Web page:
From the Editor

Lifting their voices

Speaking While Female vs. The Silent Woman.

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When I was young, my family traveled a great deal, and one of those trips took us to Maine. I was about ten years old and completely gullible. We happened to see a restaurant called The Silent Woman. Its logo was a drawing of a woman wearing an old-fashioned dress with puffy sleeves and an apron and carrying a serving tray. However: she had no head. I studied the drawing carefully, trying to find out what it meant. Was it important for women to keep silent?

Those were the years when most middle-class married women in the US performed all the homemaking, cooking the meals and keeping the house clean, so that their husbands could work on the important things. Then came the glorious uproar of the women’s rights movement, and for many women, life became far more livable.  
But the 1960s and ’70s were only one short span of rebellion. Brave and fervent women have been speaking out for ages, as Dana Rubin ’82 shows us in a new book: Speaking While Female: 75 Extraordinary Speeches by American Women. In the introduction, she notes that whenever she gives talks, or teaches classes on public speaking, she asks her listeners to name some famous American orators. Immediately, the audience starts listing names of distinguished men. Then she asks for names of women, and the audience blinks and stays quiet. On a good day, someone might remember Michelle Obama or Hillary Clinton ’73JD.

Which is why, Rubin writes, she has “searched in institutional repositories, history books and biographies, journals, old newspapers, and out-of-print books”—urgently seeking to save women’s speeches before they crumble into dust. And her results are fascinating.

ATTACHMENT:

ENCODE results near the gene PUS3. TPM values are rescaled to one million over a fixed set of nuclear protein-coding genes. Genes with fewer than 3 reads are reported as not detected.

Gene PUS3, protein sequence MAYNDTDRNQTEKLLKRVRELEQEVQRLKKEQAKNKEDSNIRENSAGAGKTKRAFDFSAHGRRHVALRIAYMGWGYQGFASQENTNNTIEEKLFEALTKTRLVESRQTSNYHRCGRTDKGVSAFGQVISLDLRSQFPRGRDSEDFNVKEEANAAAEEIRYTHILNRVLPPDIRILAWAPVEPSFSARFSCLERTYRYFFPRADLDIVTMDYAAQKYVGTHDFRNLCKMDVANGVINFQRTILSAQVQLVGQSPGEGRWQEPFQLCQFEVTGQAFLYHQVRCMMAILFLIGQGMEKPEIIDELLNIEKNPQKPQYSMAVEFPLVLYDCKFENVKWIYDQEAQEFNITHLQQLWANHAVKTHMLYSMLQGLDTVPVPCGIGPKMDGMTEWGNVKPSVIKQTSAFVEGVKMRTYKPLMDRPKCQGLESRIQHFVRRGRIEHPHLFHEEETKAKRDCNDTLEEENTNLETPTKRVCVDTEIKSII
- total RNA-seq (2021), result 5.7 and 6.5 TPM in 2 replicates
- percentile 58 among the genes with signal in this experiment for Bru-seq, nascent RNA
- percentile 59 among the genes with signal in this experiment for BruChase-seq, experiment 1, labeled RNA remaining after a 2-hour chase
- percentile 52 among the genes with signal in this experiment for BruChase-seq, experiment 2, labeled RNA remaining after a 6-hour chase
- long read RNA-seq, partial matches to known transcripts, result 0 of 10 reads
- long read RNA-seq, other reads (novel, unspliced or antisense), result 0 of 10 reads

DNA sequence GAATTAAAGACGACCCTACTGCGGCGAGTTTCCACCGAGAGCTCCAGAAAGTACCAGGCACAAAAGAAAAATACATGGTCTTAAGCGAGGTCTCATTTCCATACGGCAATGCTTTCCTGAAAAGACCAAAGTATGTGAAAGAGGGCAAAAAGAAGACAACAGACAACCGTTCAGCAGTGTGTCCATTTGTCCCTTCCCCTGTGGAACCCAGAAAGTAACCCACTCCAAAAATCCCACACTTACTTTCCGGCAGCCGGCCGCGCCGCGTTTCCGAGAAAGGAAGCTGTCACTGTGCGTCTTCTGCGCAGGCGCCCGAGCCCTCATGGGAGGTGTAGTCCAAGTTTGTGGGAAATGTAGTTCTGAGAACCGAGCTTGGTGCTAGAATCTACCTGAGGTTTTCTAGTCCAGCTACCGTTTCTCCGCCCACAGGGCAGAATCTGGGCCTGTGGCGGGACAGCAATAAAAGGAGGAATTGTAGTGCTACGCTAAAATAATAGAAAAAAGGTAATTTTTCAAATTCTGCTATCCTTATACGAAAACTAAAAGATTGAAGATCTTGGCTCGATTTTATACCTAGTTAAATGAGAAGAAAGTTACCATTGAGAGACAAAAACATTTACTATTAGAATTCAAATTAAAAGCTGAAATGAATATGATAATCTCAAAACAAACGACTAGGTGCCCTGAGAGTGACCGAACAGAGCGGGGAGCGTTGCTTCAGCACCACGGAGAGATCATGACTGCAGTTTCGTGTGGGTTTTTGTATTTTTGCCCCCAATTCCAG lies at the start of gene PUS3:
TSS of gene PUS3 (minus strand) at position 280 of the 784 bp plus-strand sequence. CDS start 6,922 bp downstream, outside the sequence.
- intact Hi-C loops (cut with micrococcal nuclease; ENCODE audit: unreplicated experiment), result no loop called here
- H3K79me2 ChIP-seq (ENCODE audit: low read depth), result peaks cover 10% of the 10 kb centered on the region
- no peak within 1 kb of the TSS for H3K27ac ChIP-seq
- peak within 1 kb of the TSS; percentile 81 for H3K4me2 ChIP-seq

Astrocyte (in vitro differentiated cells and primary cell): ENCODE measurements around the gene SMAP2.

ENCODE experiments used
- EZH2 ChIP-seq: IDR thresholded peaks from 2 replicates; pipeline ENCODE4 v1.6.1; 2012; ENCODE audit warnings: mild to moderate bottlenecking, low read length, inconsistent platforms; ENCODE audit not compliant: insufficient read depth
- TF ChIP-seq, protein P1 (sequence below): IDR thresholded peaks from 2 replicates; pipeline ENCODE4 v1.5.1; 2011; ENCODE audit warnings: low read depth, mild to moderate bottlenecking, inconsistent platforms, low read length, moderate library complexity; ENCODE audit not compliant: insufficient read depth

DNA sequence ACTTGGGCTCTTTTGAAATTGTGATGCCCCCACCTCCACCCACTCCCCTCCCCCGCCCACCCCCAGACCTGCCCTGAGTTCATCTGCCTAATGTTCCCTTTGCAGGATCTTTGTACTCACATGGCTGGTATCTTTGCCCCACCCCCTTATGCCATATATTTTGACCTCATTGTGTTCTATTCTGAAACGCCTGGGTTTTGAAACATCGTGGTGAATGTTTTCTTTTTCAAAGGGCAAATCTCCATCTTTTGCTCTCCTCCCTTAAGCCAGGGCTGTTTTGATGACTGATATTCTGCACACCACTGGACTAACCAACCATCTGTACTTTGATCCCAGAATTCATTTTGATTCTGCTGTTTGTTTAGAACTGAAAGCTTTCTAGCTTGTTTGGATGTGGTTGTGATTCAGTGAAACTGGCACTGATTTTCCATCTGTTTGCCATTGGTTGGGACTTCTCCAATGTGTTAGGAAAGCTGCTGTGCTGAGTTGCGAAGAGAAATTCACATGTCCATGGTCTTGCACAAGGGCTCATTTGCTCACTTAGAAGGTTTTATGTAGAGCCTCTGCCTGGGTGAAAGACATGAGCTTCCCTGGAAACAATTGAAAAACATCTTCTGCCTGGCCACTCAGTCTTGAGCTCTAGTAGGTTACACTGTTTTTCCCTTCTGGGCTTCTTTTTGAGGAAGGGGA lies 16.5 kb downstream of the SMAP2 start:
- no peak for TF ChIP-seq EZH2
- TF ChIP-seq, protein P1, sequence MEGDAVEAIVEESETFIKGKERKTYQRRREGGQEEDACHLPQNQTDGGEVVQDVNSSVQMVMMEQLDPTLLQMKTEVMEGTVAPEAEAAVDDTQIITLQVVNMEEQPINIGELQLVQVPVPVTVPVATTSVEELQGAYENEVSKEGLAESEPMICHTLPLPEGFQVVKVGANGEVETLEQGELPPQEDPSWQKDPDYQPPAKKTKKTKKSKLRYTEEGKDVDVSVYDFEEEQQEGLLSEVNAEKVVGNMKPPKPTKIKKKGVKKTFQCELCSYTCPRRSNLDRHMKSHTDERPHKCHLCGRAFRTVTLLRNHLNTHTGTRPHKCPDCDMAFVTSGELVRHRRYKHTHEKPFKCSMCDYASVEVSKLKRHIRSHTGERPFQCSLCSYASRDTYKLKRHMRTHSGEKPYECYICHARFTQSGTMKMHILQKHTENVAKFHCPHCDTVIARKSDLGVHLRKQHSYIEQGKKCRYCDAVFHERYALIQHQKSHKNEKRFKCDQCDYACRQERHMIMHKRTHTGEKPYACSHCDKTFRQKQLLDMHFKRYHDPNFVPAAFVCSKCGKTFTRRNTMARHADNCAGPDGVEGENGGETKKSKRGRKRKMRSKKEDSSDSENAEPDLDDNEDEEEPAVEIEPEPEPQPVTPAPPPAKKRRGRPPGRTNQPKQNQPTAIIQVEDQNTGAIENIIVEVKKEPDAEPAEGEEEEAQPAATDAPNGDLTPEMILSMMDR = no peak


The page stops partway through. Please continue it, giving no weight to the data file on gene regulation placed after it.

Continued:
In Speaking While Female, Rubin introduces each speech with a single page of explanation, so that readers will have some understanding of the when, where, and why of that particular woman’s era and subject. Rubin begins with Anne Hutchinson, who was tried for heresy in 1637. Hutchinson was steadfast, declaring, “If you do condemn me for speaking what in my conscience I know to be truth, I must commit myself unto the Lord.” For the book’s finale, Rubin chose the 2021 commencement address of the University of Southern California, which was delivered by Bina Venkataraman of the Boston Globe: “People think of courage as entering the arena. . . . But sometimes courage is just quietly asking, ‘Why not?’ a million times.”

Among the book’s 75 names, some are very well known: Sojourner Truth, Susan B. Anthony, Ida B. Wells, Isadora Duncan, Shirley Chisholm, Sandra Day O’Connor, Michelle Obama—the list goes on. But there are many others most of us have never heard of. The third speech in the book is by Nanye’hi, a Cherokee born around 1738. She was a warrior and a negotiator, but only one small scrap of paper remains from an original speech she gave. “Our cry [is] all for Peace. . . . Let your women’s sons be ours; and let our sons be yours.”

Another woman, Frances Thompson, lived through the Memphis riots of 1866. She had been a slave, but was then working as a tailor and laundress in a house she shared with a younger woman. Thompson told the Congressional committee investigating the riots that seven men had come to their house and gang-raped and robbed them both. A decade later, doctors examined Thompson and found that, anatomically, she was a man. She was arrested for cross dressing and required to work on a chain gang. She died after a few months. Rubin writes, “We are indebted to her for courageously speaking out . . . and demonstrating human dignity.”

Rubin’s choices of women to write about include Dolores Huerta, who founded the National Farm Workers Association with César Chávez; Martha Jane Sara, a Native Alaskan who championed the Alaska Native Claims Settlement Act; Mabel Ping-Hua Lee, Helen Keller, Gloria Steinem, Oprah Winfrey, and many, many more. It is the kind of book you can pick up at any time, settle down with, and learn something entirely new.

Finally, a personal note: I’m glad to say that it wasn’t long before my young self realized that The Silent Woman was an obnoxious joke. Even better, The Silent Woman was shut down in the mid-1980s.

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